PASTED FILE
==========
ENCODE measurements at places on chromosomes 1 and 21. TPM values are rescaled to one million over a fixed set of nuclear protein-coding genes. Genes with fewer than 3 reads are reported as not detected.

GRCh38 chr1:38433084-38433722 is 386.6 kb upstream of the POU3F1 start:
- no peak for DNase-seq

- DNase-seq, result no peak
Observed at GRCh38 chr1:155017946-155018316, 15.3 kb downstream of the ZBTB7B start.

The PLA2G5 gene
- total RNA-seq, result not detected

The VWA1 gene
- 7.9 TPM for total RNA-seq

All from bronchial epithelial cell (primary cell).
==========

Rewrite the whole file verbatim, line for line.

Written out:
ENCODE measurements at places on chromosomes 1 and 21. TPM values are rescaled to one million over a fixed set of nuclear protein-coding genes. Genes with fewer than 3 reads are reported as not detected.

GRCh38 chr1:38433084-38433722 is 386.6 kb upstream of the POU3F1 start:
- no peak for DNase-seq

- DNase-seq, result no peak
Observed at GRCh38 chr1:155017946-155018316, 15.3 kb downstream of the ZBTB7B start.

The PLA2G5 gene
- total RNA-seq, result not detected

The VWA1 gene
- 7.9 TPM for total RNA-seq

All from bronchial epithelial cell (primary cell).